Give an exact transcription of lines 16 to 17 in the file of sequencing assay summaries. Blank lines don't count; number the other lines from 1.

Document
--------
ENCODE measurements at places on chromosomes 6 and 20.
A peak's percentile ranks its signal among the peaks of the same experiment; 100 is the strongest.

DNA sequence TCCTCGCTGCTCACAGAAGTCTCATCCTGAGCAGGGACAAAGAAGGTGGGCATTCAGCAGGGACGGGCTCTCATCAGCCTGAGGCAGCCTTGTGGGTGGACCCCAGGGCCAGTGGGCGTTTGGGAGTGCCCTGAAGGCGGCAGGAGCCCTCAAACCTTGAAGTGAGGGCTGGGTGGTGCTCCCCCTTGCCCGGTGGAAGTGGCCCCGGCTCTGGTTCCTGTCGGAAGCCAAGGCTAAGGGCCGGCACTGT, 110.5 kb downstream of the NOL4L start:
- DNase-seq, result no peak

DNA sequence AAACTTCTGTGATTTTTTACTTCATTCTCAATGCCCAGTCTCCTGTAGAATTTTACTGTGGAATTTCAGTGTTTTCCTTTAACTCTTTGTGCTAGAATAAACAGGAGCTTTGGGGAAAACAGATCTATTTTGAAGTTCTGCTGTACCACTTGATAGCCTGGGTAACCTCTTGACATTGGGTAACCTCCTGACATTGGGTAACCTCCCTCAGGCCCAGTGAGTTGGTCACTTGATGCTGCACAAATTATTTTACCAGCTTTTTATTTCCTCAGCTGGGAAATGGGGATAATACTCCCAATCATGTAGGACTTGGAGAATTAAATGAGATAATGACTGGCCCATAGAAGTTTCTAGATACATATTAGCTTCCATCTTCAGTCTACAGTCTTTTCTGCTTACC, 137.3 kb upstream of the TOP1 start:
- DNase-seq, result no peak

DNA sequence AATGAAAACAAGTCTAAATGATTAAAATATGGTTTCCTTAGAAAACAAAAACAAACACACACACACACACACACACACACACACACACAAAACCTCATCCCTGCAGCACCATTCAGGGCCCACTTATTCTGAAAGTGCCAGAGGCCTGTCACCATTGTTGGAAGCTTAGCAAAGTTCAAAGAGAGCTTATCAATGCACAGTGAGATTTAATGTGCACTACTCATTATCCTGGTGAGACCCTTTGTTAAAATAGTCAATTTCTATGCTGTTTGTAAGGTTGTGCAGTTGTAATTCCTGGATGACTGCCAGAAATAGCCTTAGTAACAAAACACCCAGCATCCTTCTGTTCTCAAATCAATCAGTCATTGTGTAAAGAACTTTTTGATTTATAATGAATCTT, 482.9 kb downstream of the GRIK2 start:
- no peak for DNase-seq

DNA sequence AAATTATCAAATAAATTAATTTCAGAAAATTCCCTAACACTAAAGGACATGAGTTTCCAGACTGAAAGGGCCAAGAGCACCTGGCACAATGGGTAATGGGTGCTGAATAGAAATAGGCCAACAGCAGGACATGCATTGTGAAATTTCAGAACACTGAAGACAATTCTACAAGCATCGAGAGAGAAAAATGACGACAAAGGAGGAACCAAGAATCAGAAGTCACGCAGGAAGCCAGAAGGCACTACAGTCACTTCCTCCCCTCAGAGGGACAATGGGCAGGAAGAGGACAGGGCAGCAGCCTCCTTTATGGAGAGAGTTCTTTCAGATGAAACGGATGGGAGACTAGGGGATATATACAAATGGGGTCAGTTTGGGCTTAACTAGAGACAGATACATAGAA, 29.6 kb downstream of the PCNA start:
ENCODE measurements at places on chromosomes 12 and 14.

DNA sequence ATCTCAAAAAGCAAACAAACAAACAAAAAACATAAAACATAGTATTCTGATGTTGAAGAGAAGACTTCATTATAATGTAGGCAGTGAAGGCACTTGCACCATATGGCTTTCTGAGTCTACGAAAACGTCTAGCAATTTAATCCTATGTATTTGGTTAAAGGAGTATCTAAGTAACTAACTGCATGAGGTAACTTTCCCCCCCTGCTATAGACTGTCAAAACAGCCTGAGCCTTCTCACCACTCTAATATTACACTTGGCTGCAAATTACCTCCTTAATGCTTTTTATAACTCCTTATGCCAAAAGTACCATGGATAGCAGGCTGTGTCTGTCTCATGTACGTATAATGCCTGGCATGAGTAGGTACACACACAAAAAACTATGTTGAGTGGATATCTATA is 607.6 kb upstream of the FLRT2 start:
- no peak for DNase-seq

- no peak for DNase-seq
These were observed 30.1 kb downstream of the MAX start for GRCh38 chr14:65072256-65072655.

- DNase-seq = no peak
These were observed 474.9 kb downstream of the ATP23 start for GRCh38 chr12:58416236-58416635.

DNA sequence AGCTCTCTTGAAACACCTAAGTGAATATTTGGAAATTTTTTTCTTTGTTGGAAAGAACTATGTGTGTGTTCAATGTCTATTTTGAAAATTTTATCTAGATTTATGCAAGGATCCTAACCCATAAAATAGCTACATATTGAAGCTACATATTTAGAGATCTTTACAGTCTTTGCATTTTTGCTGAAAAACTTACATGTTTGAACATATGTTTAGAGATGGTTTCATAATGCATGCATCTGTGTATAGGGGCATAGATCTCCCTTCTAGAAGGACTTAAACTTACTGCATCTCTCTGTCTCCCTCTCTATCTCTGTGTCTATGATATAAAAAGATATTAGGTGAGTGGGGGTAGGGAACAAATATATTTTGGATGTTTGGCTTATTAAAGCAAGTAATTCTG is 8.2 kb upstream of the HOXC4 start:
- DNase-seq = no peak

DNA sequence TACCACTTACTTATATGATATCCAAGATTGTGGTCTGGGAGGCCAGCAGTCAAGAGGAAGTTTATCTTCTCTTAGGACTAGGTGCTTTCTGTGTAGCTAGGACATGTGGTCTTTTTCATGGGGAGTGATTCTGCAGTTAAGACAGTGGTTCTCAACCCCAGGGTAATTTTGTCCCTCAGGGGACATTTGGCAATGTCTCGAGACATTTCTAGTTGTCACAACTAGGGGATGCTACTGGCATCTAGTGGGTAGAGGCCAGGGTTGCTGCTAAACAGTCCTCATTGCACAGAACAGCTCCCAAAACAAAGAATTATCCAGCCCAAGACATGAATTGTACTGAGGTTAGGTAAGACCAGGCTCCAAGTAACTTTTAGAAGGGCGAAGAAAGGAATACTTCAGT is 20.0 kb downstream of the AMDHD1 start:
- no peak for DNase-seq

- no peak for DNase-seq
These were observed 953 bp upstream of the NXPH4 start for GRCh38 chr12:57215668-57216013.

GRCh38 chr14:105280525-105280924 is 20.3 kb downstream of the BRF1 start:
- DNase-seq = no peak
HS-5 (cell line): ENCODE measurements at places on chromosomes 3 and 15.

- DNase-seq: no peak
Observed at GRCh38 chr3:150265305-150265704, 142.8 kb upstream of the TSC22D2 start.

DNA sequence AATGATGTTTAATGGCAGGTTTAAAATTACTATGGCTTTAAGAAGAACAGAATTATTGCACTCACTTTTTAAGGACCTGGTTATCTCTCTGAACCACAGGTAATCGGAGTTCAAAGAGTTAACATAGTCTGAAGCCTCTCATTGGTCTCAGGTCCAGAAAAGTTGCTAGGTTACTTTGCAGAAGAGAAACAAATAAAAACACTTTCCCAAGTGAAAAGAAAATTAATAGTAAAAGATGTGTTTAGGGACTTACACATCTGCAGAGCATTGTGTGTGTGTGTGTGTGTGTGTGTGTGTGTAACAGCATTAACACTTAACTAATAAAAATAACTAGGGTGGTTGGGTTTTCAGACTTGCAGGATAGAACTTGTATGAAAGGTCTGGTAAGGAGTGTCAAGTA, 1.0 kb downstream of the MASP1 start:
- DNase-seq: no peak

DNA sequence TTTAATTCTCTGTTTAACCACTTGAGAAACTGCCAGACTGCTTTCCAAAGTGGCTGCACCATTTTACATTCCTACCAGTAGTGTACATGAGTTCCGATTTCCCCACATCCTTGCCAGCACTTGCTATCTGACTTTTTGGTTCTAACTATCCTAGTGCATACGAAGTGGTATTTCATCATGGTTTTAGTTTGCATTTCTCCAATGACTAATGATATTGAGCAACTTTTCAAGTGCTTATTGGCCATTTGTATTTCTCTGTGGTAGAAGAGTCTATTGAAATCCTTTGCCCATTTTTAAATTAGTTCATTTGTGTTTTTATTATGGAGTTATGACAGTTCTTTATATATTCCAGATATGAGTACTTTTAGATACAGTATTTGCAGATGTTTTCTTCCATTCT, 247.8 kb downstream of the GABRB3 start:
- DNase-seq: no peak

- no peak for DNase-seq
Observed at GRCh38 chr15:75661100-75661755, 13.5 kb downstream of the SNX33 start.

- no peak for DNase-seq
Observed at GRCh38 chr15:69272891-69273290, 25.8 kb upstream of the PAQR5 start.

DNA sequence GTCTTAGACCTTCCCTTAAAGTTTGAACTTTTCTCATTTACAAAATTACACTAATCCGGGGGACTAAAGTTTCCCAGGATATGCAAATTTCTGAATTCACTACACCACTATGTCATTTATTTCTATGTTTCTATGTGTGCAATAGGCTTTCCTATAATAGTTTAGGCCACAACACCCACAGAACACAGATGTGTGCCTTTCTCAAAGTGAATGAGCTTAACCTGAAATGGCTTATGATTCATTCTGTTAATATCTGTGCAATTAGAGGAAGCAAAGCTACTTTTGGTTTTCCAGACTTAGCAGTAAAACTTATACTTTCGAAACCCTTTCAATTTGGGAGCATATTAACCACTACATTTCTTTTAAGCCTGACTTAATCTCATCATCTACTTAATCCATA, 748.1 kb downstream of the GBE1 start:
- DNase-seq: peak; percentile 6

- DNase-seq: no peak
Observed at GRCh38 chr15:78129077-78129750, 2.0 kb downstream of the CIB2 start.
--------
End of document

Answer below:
These were observed 474.9 kb downstream of the ATP23 start for GRCh38 chr12:58416236-58416635.

DNA sequence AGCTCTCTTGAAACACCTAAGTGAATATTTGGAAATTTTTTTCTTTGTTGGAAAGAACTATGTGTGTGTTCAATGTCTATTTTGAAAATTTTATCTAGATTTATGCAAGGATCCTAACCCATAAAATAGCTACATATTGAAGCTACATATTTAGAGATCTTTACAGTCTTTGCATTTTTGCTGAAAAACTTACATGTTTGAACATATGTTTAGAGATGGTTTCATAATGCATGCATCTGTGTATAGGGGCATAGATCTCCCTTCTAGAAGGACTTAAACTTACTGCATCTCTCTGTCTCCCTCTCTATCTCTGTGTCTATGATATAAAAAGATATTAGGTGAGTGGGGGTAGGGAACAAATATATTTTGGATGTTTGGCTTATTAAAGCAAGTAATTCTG is 8.2 kb upstream of the HOXC4 start: